World Press Freedom Day in BelgradeBelgrade (Serbia and Montenegro) – UNESCO marked World Press Freedom Day on May 3, with an international conference on Media in Conflict Areas and in Countries in Transition - which ended with the adoption of the Belgrade Declaration* on support to the media in conflict and post-conflict situations, and the award ceremony of the UNESCO Guillermo Cano World Press Freedom Prize* won this year by Cuban journalist and poet Raul Rivero.
The award ceremony in Belgrade was held in the presence of the President of Serbia and Montenegro, Svetozar Marovic, who stressed the importance of press freedom for countries in transition. “No doubt, economic development and well being are linked in great measure to the freedom of the media,” he said. “It is behooves the political institutions to create such a legal framework as will ensure the freedom of the media lastingly.”
The Director-General of UNESCO, Ko´chiro Matsuura, for his part called on the Cuban authorities to release Raul Rivero, who is serving a 20-year prison sentence 450 kilometres from Havana, and who is ill with pneumonia. Mr Rivero was represented at the ceremony by his stepson, Miguel Angel Sanchez Reyes.
Mr Matsuura said that “despite our best efforts, we have been unable to secure the approval of the Cuban authorities to allow” Blanca Reyes Casta˝ˇn, the wife of Mr Rivero, to travel and attend this ceremony. He added that Mr Rivero has been receiving medical treatment but said that “we are informed that the treatment will finish on 4th May.”
Mr Matsuura, who is on an official visit to Serbia and Montenegro, also recalled the heavy toll paid by the media in war, and declared: “It is of utmost importance that violations of any human rights, such as freedom of expression, are adequately addressed. Freedom of expression and press freedom must be recognized as closely linked not only to key issues of development and democratization but also to conflict resolution and peace-building.”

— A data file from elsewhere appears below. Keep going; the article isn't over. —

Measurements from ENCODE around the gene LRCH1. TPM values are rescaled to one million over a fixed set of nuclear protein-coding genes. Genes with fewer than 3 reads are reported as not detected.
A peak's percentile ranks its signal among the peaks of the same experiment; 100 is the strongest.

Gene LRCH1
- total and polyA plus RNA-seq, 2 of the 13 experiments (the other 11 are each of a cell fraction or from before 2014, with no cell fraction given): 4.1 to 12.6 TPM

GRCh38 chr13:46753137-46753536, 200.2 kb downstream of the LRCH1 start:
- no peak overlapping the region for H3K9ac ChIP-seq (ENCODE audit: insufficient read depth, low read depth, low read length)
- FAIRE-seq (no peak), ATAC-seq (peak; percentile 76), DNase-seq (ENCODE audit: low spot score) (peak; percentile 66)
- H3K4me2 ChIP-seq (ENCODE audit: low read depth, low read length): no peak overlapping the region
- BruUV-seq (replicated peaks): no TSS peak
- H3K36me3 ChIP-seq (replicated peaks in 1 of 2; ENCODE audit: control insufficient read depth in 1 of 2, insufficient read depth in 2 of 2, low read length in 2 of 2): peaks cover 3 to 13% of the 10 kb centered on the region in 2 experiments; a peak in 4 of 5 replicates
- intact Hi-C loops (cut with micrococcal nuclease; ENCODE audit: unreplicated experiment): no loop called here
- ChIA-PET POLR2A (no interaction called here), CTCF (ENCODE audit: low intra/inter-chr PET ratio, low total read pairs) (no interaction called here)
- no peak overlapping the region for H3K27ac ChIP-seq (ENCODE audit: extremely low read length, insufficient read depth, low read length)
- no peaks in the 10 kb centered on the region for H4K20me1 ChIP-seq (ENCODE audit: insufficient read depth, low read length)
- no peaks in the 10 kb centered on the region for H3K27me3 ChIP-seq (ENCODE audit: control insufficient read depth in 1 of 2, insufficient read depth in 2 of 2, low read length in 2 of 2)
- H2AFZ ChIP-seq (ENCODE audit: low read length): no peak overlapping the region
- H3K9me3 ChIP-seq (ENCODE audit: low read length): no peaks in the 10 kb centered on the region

The Director-General further declared: “It can never be stressed enough that freedom of expression and freedom of the press are prerequisites for the participation of citizens in the democratic life of their societies, for social and economic development and for the achievement of peace. It is increasingly clear that the implementation of these principles is also essential for cultivating the intercultural understanding upon which lasting peace, security and development can be built.”
Upon receiving the Prize on behalf of Mr Rivero, his stepson, Miguel Angel Sanchez Reyes conveyed the following words by the laureate: “What do you say? I remember that in the country of my childhood, every time a friend or a relative made a noble gesture that was favourable to me, my father and my mother would voice this disingenuous rhetorical question, ‘what do you say’? ‘Thank you’, I would reply. Today, in jail, having heard of the UNESCO prize from Blanca, their voices haunt me - the dim voice of my mother, and the echo of my late father’s voice – and they ask me again: ‘What do you say?’ Thank you, thank you very much, I say.”